Security and support drive notebook sales

Providing support to the fast-growing population of notebook users is becoming crucial to the marketing strategy of hardware vendors in the Middle East region.

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By  Peter Branton Published  April 10, 2005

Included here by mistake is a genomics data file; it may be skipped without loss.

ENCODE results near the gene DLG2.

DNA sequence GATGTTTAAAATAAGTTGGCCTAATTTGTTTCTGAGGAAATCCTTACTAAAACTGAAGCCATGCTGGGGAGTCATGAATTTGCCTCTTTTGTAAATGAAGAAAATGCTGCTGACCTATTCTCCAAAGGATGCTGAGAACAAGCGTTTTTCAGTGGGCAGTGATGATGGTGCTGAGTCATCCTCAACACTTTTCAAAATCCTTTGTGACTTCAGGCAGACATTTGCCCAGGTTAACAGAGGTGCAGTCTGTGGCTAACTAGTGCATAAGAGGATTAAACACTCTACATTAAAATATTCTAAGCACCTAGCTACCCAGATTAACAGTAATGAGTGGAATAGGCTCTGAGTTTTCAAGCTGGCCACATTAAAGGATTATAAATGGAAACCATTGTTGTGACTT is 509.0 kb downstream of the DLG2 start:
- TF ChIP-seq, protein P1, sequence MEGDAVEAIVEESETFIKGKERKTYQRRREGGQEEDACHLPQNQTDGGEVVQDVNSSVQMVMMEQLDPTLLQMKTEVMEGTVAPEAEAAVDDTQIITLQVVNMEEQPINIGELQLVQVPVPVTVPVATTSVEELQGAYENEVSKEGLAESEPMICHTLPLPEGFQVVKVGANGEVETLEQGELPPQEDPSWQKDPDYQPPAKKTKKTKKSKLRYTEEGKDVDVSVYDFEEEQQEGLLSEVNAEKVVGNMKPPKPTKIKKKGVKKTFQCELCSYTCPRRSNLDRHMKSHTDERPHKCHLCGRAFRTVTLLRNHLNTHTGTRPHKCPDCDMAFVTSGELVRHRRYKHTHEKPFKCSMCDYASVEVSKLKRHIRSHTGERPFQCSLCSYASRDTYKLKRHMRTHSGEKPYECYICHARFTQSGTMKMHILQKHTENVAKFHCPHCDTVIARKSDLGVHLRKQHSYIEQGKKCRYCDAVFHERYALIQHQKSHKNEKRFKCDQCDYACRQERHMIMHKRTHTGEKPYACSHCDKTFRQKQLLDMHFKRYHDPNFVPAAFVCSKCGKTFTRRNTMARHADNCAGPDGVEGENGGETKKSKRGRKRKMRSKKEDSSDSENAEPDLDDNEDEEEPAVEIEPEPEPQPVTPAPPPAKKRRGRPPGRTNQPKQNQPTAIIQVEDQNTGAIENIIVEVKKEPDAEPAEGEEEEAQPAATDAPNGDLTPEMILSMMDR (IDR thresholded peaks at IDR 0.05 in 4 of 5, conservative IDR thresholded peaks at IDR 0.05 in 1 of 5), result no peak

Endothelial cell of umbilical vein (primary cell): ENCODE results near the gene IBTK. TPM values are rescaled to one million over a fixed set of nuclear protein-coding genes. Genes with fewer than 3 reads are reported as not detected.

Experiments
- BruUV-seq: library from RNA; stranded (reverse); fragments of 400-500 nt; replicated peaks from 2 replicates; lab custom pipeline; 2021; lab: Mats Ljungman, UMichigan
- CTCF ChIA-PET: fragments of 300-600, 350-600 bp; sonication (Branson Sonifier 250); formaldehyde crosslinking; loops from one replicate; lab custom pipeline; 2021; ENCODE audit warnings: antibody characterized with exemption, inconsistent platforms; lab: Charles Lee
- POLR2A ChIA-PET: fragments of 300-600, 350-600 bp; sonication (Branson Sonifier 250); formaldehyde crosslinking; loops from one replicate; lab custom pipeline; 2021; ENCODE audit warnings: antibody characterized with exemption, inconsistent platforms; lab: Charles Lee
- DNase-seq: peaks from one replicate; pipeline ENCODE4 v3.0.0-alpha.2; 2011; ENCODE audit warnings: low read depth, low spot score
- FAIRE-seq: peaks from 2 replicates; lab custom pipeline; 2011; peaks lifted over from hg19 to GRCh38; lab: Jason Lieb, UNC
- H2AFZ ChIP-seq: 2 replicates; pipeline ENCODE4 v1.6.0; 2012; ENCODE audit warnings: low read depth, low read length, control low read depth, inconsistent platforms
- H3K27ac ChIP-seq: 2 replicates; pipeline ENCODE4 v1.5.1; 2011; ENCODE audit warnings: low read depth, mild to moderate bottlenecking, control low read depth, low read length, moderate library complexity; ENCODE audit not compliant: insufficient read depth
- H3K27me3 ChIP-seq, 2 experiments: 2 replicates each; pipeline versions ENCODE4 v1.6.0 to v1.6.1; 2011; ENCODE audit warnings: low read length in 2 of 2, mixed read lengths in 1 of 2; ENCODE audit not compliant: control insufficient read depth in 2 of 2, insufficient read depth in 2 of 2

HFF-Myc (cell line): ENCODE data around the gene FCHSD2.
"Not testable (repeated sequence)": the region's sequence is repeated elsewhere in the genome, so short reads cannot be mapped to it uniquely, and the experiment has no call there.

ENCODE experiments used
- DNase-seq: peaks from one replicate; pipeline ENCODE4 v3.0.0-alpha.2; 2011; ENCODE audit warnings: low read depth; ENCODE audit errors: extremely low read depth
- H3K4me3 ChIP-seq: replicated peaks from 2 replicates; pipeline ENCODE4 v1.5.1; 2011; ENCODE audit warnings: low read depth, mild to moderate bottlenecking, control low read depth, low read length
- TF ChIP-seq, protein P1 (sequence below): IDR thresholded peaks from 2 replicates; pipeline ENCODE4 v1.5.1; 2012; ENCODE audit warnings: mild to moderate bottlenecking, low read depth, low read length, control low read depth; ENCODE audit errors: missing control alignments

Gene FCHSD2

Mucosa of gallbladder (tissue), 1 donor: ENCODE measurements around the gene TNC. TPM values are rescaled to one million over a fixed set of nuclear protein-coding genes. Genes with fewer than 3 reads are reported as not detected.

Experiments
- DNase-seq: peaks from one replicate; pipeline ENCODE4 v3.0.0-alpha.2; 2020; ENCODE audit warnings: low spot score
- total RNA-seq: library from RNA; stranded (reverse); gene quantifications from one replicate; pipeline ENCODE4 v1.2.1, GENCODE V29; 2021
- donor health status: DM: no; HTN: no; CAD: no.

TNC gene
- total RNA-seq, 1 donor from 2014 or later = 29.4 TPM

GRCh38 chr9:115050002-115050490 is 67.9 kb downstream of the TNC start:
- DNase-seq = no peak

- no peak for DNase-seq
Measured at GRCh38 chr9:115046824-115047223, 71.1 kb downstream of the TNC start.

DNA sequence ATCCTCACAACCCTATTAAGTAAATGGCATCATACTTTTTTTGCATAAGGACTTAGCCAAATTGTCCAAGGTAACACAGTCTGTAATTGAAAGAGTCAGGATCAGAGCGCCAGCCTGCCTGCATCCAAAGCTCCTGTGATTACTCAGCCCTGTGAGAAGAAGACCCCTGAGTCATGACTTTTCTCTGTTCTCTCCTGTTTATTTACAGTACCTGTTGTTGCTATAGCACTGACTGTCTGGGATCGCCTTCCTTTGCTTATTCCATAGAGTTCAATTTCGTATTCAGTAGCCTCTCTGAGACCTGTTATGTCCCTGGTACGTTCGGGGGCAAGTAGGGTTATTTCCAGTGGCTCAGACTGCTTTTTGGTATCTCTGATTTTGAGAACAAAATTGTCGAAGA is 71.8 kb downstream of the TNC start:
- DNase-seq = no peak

Introduction|~||~||~|There was a time when notebooks were seen as an expensive convenience. Every year, a few thousand notebooks were sold — to the jet-setting, top executives of companies. Operating in a limited market, the vendors also saw notebooks as an adjunct to their desktop business. So they provided the same kind of applications and support services as they did for their desktop products. But all this has changed in the last few years. The notebook market in the Middle East is booming now. In the last quarter of 2004, for instance, notebook sales jumped by over 41.6% in the Middle East region, reports IDC. In 2003, close to 300,000 notebooks were sold, which jumped to 400,000 the next year. The market is predicted to grow in healthy double-digit percentage figures for the next few years too. With such a rapidly expanding base of notebook users, vendors can no longer ignore the specific requirements of mobile computing devices. Mobile computing is throwing up a need to provide anytime, anywhere support and security. A notebook could be hacked into, or the hard disk could crash, or worse, it could be stolen. All this is double-trouble for any organisation because the loss of a notebook could mean valuable data loss. With a desktop, such instances would occur within the confines of a corporate office — where support infrastructure is easily available. But with notebooks, the organisation is almost helpless. As a result, the onus of supporting, protecting and securing the notebook is now becoming a responsibility of the vendor. To address this concern, vendors have started drawing up a new framework of features and support services for the notebook user. Many are, in fact, seeing this as an opportunity to garner market share, where price has long been the only differentiator between brands. Acer, for instance, has made a strong comeback in the PC market, riding on the success of its notebook sales. Apart from aggressive pricing, the company used strong after-sales support as a powerful ploy to attract customers for its notebooks. In 2003, the company launched an innovative service for customers who encountered a problem with their notebook. Under the ‘Collect, Repair and Return’ programme, the customer had to just call up an Acer call centre, and give his or her address. An Acer representative would reach the customer premises, take the machine to the service centre for fixing the problem, and then deliver it back to the customer. “Our most recent surveys have shown that 90% of the customers were ‘very satisfied’ with the value-added support we provided. The company ranks as one of the top three desktop and notebook suppliers in the whole of the Middle East region now,” says Graham Braum, business development manager for notebooks, Acer Middle East. Other vendors such as Dell, HP, Toshiba and Fujitsu Siemens Computers (FSC) are also rapidly offering a range of services and features to notebook users in an attempt to catalyse faster market growth and increased market share. According to IDC figures for the last quarter of 2004, HP had the highest share in the Middle East with 32.4%. Acer was second with 13.8%, then came Dell with 11% while Toshiba and IBM followed with 9.5% and 8.4% respectively. In such a close contest, falling short on customer support could prove disastrous for these vendors — so all of them have launched a slew of initiatives to improve support and service levels. While global support on a 24x7 basis is the goal, vendors are setting up an extensive network of service centres and help-desks that provide support in multiple languages. Better physical security systems, mechanisms for server authentication, data encryption, sophisticated access tools like smart cards and new technologies like user-level biometrics are being introduced to make the notebook experience as secure, trouble-free and convenient as possible. “As the mobility market matures, customers are realising the importance of various levels of security features,” says Junaid Rahman, workstation & Thinkline Manager at HP Middle East. ||**||Security|~||~||~|When it comes to solving the security conundrum facing notebook security, physical security is the easiest to deal with — lock the notebook, or put some kind of an alarm system. Cable locks, such as the Kensington Lock, can secure the notebook to a fixed structure in the room. There are motion sensors, which go off when the machine is moved beyond a defined radius. Dell also offers what it calls, ‘asset tags’, which can only be removed by applying pressure of more than 400 pounds. And even if these tags are removed, a ‘stolen’ sign is displayed, marking the machine ineffective for reselling. It is at the system level that vendors have introduced some interesting concepts for the user. Smart cards, fingerprint recognition, authentication chips implemented at the hardware level are all worth taking a look at. Smart cards have been around for a couple of years, but as Andrew Nicholson, product manager for emerging markets at Dell, says: “Companies are beginning to realise the benefits only now.” These smart cards, smaller than the size of a credit card, can be inserted into a slot in the notebook, and require a password to enable access into the system. Dell has taken the concept forward, and implemented smart cards at the software level also, through its OtaniumSuite Pro, so there is double password authentication. The feature also helps in protecting data by providing file encryption. One version of the software even provides e-mail and digital signature protection. The interesting aspect of a smart card is that it carries far more memory capacity than a traditional magnetic strip card. So the smart card can also be used as a credit card, debit card or personal ID. “Smart cards can be used in notebooks and desktops, so the whole of the corporation is using it. In some cases, they are implementing the door access system along with this smart card system,” says Nicholson. Asked about the cost of implementation, he refers to published studies that estimate the cost of this feature at about US$100 per system. Vendors like Acer and FSC have also been offering biometric fingerprint readers. “Our survey, however, suggested that users preferred smart cards to biometrics fingerprint reader. The temperature in this region means sweaty palms. This may have given some problem to the users,” says Acer’s Braum. Today, features that are de rigueur for system-level protection include BIOS passwords and hard disk encryption at BIOS level which makes it difficult to access the hard disk information. In the days to come, when the technology improves and the cost of implementation also comes down, touch security such as finger printing or retina scanning could be a big trend. Another approach that may grow in popularity is USB keys, which are simpler to use than smart cards. At the network level, some new features are being offered, either at an additional cost, or they are being built into the high-end notebooks. Both HP and Dell have implemented a security chip on the motherboard, which they call the Trusted Platform Module (TPM). Only if the TPM is authenticated will a user be allowed network access. The technology also enables file encryption, so the files are ‘locked’ to a particular system. A key challenge emerging at the network level is the security issue around wireless connectivity. Hacking into corporate databases and networks becomes easier through a notebook on a public wireless network accessing a corporate VPN. So wireless security protocols such as WPA and CCX must be implemented on such notebooks. These protocols require authentication of every user attempting to access the wireless network. Of course, if all of this fails to protect your notebook, just pick up the phone and call the vendor’s helpdesk. If the notebook is stolen, and you have implemented a program like Computrace on it, then just give the helpdesk person the serial number of the notebook. They will take over your worries from there on. As soon as the notebook is on the internet, the Computrace control centre gets a message about the IP address and its physical location. The authorities can be notified accordingly. ||**||Helpdesks|~||~||~|Until recently, helpdesks had been set up to provide instant troubleshooting and technical support, but the service is getting extended along two directions now. Local support, which was made available 24X7, is being extended into a region-wide support, and eventually global support. FSC, for instance, set up its helpdesk operations locally, in all Gulf countries. “Speed of support has to be increased to meet the needs and expectations of customers… FSC also has plans to implement a global helpdesk at a corporate level,” says Susanne Lewitski, product marketing manager at FSC. HP already has a global help desk with 24X7 availability. “As the market is moving towards second and third-time buyers, good experience in support is very important,” says Rahman. Local language support is just as important, so vendors like Acer and Dell provide helpdesk support in English and Arabic in the Middle East. The other direction in which helpdesks are improving customer support experience is by enabling new services. Companies are launching new support services and are using the helpdesk as the customer interface. HP even has a four-hour response time ‘care pack’ for resolving a system break down. If the user buys this service, the notebook is guaranteed a fix in four hours. Vendors have to keep coming up with new solutions fast because the market for notebooks is growing very fast; users’ needs are evolving rapidly; and security issues are getting more challenging. What the hardware vendors are prescribing today is not a single, comprehensive solution but a series of steps – from the mundane like carrying Kensington locks and remembering passwords, to technologically sophisticated solutions such as TPM, smartcards and biometrics. But the 24x7 support has arrived for the notebook user, and overall quality of support has become an important factor in acquiring and retaining customers. As Lewitski says: “It helps us increase our competency, which ultimately gives us the edge over our competitors.” ||**||